“The Class of 1940 was the first to graduate from the new high school located in the primarily residential area on a scenic parcel once known as the John Chapman farm. The new school was the pride of Andalusia and was talked about and written about in publications all over the state of Alabama.”

“Many of the students who were supposed to be graduated in the classes of 1942, 43, 44, and 45 but were called to serve in the military during World War II had to postpone their education. The names of those AHS students who served and who died are written on a plaque in the front interior entrance on the west wall.”

“In the early 1950s, the City of Andalusia built what was called the Municipal Stadium adjacent to the high school campus. Southside School (Circa 1920s) and Bethune School (Circa 1950s) named after a famous black educator, Mary Bethune, were also city schools. The Covington County Training School and Ralph Bunch High School later renamed Woodson High School were built.”

“The many graduates of these schools which all merged in the mid to late 1960s took their place in the world to become teachers, lawyers, judges, pilots, automobile dealers, business owners, homemakers, pastors, doctors, nurses, artists, musicians, florists, bankers, college deans, educators, mayors, engineers, and even three-star generals. For the most part, they never forgot their roots. In later years, many former students have stated that the lessons they learned from their teachers carried them through life.”

“These CCTS, Woodson High, and Andalusia High alumni continue to celebrate class reunions at annual homecomings which are the happiest of times. They reminisce, they remember, they sing their alma maters, they yell their class yells, they ride on their class parade floats, they greet their old teachers, they greet their classmates, and they honor their schools with needed gifts such as engraved bricks and park benches, stadium lighting, and scholarships. A Heritage Room preserves all of the memorabilia which is donated by the former students.”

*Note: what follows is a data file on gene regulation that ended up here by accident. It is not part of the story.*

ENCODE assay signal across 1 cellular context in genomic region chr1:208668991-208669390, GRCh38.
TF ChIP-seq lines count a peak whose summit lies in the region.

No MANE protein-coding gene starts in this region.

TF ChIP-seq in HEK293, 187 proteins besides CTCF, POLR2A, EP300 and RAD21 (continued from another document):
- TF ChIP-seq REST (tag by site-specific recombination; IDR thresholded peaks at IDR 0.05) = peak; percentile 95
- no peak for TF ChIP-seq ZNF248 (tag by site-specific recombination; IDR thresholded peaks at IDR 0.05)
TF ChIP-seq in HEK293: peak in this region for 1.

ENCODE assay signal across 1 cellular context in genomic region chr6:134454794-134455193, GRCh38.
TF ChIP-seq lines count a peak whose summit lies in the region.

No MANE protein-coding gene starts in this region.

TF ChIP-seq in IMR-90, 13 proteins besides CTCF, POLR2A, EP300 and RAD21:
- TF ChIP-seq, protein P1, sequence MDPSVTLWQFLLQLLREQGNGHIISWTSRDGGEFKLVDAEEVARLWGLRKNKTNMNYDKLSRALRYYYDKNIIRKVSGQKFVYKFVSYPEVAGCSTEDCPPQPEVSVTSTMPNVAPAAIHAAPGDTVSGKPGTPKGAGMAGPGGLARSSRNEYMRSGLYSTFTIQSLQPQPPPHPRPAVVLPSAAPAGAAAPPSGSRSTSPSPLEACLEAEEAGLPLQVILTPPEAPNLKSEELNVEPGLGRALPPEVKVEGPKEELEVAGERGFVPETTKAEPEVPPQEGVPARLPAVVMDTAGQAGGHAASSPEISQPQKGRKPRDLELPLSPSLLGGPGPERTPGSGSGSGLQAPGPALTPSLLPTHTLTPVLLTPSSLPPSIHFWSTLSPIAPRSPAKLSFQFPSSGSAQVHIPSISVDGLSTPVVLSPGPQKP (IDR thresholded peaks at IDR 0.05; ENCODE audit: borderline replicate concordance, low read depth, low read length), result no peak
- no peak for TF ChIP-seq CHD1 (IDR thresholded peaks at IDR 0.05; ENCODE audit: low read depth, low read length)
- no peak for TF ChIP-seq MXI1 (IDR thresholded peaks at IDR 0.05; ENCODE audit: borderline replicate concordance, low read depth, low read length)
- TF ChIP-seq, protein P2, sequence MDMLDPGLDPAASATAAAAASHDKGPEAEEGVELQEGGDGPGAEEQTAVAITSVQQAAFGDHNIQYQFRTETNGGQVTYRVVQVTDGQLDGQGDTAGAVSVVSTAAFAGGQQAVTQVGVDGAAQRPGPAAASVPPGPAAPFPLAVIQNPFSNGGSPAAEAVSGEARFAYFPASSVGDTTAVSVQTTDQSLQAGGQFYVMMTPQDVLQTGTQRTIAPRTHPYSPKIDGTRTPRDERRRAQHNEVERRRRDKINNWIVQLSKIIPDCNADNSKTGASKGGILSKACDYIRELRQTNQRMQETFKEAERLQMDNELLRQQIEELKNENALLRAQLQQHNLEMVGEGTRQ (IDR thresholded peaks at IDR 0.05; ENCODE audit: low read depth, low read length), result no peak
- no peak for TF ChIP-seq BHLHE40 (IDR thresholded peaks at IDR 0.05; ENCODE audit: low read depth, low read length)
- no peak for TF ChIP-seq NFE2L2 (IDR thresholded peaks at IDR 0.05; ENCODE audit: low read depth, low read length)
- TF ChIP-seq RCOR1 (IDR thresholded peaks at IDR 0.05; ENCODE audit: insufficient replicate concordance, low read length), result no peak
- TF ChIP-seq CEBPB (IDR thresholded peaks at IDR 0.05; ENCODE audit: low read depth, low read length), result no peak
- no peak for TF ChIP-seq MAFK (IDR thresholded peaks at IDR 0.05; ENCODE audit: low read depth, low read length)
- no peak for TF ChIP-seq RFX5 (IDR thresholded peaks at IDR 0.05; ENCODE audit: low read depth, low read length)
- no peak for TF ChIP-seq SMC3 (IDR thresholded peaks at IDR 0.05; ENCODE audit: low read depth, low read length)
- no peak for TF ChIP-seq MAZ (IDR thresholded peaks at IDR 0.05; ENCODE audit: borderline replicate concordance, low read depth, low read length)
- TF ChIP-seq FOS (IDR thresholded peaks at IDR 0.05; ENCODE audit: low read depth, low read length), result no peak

“The 100-year anniversary of the city schools was celebrated a few years ago. Enough cannot be said or written about the extraordinary school administrators and school boards that have forged the school system of Andalusia.”

“It is now a tradition that the graduated classes plan weekend reunions with their former classmates and teachers. Many times as a result of the get-togethers, the grown-up students become good friends with some of their classmates that they weren’t even friends with in high school.”

“So this is the story that has no end. It continues on and on. Each and every one of you students is a part of this story. It is the hope of your teachers and the former students who have walked in the same hallowed halls that your pathway in life will be one of happiness and fulfillment and that you can attribute part of the success that you will experience in your life to the time you spent at AHS.”

“…Through the years, dear Alma Mater, this shall be our aim, Always ever to endeavor, to honor thy fair name.”

Sue Bass Wilson, AHS Class of 1965, and former choral music teacher, is a local real estate broker and long-time member of the Covington Historical Society. She can be reached at